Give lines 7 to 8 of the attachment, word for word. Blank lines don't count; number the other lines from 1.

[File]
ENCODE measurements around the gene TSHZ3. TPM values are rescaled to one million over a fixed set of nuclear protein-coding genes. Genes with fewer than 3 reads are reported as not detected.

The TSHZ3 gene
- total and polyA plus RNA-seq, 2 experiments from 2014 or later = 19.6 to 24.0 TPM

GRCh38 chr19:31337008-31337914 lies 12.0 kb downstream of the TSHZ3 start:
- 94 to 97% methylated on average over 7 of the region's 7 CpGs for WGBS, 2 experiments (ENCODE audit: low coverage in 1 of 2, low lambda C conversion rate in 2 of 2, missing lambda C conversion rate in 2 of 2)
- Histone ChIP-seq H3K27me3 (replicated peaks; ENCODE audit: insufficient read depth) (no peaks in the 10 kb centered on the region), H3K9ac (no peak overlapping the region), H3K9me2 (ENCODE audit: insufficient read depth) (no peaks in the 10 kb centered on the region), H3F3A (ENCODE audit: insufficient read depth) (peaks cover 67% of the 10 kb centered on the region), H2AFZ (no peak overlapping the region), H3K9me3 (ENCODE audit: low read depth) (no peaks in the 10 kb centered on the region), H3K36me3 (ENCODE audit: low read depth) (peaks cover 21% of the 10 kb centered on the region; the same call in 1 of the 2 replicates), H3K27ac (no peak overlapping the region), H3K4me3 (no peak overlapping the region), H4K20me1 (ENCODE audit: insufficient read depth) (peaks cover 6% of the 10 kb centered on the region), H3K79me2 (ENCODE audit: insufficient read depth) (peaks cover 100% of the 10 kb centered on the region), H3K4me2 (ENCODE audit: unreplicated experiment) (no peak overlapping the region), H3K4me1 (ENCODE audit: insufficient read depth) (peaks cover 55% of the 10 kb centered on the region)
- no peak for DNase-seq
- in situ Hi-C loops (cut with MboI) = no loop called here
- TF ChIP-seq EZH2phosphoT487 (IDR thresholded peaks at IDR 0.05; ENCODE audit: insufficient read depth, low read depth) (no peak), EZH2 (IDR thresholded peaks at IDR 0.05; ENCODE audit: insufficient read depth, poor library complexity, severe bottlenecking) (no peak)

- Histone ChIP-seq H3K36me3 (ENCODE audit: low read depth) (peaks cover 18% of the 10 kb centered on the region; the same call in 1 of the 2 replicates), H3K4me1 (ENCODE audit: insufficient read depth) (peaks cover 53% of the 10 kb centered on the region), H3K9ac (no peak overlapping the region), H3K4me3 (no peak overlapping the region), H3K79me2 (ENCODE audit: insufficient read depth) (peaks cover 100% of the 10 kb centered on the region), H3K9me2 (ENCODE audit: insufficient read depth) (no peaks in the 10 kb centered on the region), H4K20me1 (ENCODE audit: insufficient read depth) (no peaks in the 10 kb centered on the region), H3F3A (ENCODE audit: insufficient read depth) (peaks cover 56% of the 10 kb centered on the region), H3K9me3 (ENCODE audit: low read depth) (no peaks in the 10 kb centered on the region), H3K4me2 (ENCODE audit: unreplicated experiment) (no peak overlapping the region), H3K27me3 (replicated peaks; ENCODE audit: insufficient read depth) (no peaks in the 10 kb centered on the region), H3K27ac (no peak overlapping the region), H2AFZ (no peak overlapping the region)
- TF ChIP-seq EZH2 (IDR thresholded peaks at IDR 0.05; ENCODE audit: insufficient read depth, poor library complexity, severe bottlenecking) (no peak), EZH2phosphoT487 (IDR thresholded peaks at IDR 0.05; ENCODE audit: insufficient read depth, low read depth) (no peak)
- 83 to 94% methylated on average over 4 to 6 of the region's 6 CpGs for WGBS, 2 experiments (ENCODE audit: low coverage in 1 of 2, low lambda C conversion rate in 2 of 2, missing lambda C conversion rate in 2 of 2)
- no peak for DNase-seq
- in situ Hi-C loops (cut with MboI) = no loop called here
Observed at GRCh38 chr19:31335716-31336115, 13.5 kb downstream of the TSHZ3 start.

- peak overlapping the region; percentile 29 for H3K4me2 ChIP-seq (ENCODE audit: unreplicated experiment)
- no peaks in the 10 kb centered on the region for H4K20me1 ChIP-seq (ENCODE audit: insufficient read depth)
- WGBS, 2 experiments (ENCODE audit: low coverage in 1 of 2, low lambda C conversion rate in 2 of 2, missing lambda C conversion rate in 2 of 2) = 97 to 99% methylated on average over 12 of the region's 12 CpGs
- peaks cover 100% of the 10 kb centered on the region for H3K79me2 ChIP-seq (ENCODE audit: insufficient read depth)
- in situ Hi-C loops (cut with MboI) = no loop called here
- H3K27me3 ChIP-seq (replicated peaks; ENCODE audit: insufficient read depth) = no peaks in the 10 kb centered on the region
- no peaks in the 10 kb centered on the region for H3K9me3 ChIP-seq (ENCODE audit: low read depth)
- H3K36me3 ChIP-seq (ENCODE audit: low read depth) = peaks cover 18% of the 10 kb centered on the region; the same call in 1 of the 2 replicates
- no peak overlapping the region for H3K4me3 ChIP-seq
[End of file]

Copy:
- no peak for DNase-seq
- in situ Hi-C loops (cut with MboI) = no loop called here